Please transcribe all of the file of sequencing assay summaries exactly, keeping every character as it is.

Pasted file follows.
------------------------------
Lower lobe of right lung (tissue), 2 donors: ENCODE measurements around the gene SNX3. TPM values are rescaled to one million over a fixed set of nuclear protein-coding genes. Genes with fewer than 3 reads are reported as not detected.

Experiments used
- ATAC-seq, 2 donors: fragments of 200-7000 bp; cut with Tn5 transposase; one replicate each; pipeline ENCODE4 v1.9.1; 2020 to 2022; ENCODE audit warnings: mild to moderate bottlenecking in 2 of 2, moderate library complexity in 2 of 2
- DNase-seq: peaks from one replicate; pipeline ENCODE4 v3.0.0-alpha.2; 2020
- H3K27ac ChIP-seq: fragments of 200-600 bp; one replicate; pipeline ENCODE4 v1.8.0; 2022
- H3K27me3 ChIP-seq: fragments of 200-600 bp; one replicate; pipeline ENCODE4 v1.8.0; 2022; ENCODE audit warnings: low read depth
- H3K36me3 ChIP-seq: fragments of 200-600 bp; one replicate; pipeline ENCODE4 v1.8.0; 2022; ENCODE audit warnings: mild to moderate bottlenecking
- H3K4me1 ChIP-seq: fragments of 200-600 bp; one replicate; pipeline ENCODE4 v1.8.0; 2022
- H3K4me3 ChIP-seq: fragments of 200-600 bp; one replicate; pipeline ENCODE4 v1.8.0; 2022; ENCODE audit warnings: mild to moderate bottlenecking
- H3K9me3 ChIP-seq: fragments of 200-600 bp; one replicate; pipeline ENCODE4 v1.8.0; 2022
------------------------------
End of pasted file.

Lower lobe of right lung (tissue), 2 donors: ENCODE measurements around the gene SNX3. TPM values are rescaled to one million over a fixed set of nuclear protein-coding genes. Genes with fewer than 3 reads are reported as not detected.

Experiments used
- ATAC-seq, 2 donors: fragments of 200-7000 bp; cut with Tn5 transposase; one replicate each; pipeline ENCODE4 v1.9.1; 2020 to 2022; ENCODE audit warnings: mild to moderate bottlenecking in 2 of 2, moderate library complexity in 2 of 2
- DNase-seq: peaks from one replicate; pipeline ENCODE4 v3.0.0-alpha.2; 2020
- H3K27ac ChIP-seq: fragments of 200-600 bp; one replicate; pipeline ENCODE4 v1.8.0; 2022
- H3K27me3 ChIP-seq: fragments of 200-600 bp; one replicate; pipeline ENCODE4 v1.8.0; 2022; ENCODE audit warnings: low read depth
- H3K36me3 ChIP-seq: fragments of 200-600 bp; one replicate; pipeline ENCODE4 v1.8.0; 2022; ENCODE audit warnings: mild to moderate bottlenecking
- H3K4me1 ChIP-seq: fragments of 200-600 bp; one replicate; pipeline ENCODE4 v1.8.0; 2022
- H3K4me3 ChIP-seq: fragments of 200-600 bp; one replicate; pipeline ENCODE4 v1.8.0; 2022; ENCODE audit warnings: mild to moderate bottlenecking
- H3K9me3 ChIP-seq: fragments of 200-600 bp; one replicate; pipeline ENCODE4 v1.8.0; 2022